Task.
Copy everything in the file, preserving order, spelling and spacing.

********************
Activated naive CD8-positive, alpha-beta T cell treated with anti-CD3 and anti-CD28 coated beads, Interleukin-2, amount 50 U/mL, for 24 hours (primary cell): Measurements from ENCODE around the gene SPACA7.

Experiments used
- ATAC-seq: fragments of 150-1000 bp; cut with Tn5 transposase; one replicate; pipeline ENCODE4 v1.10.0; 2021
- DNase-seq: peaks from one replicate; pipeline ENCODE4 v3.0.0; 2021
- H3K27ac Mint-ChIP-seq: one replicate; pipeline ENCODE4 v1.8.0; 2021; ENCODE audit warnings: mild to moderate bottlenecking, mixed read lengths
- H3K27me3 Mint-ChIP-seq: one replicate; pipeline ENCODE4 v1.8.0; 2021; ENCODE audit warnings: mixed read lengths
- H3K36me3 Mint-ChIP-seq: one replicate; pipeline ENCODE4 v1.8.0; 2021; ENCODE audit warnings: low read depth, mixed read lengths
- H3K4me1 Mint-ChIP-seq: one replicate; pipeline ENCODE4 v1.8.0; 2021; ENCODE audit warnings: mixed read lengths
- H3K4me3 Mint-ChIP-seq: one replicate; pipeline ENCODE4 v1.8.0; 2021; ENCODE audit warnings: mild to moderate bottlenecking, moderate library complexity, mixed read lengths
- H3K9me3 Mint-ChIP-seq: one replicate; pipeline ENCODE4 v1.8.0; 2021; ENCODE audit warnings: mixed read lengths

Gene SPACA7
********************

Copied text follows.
Activated naive CD8-positive, alpha-beta T cell treated with anti-CD3 and anti-CD28 coated beads, Interleukin-2, amount 50 U/mL, for 24 hours (primary cell): Measurements from ENCODE around the gene SPACA7.

Experiments used
- ATAC-seq: fragments of 150-1000 bp; cut with Tn5 transposase; one replicate; pipeline ENCODE4 v1.10.0; 2021
- DNase-seq: peaks from one replicate; pipeline ENCODE4 v3.0.0; 2021
- H3K27ac Mint-ChIP-seq: one replicate; pipeline ENCODE4 v1.8.0; 2021; ENCODE audit warnings: mild to moderate bottlenecking, mixed read lengths
- H3K27me3 Mint-ChIP-seq: one replicate; pipeline ENCODE4 v1.8.0; 2021; ENCODE audit warnings: mixed read lengths
- H3K36me3 Mint-ChIP-seq: one replicate; pipeline ENCODE4 v1.8.0; 2021; ENCODE audit warnings: low read depth, mixed read lengths
- H3K4me1 Mint-ChIP-seq: one replicate; pipeline ENCODE4 v1.8.0; 2021; ENCODE audit warnings: mixed read lengths
- H3K4me3 Mint-ChIP-seq: one replicate; pipeline ENCODE4 v1.8.0; 2021; ENCODE audit warnings: mild to moderate bottlenecking, moderate library complexity, mixed read lengths
- H3K9me3 Mint-ChIP-seq: one replicate; pipeline ENCODE4 v1.8.0; 2021; ENCODE audit warnings: mixed read lengths

Gene SPACA7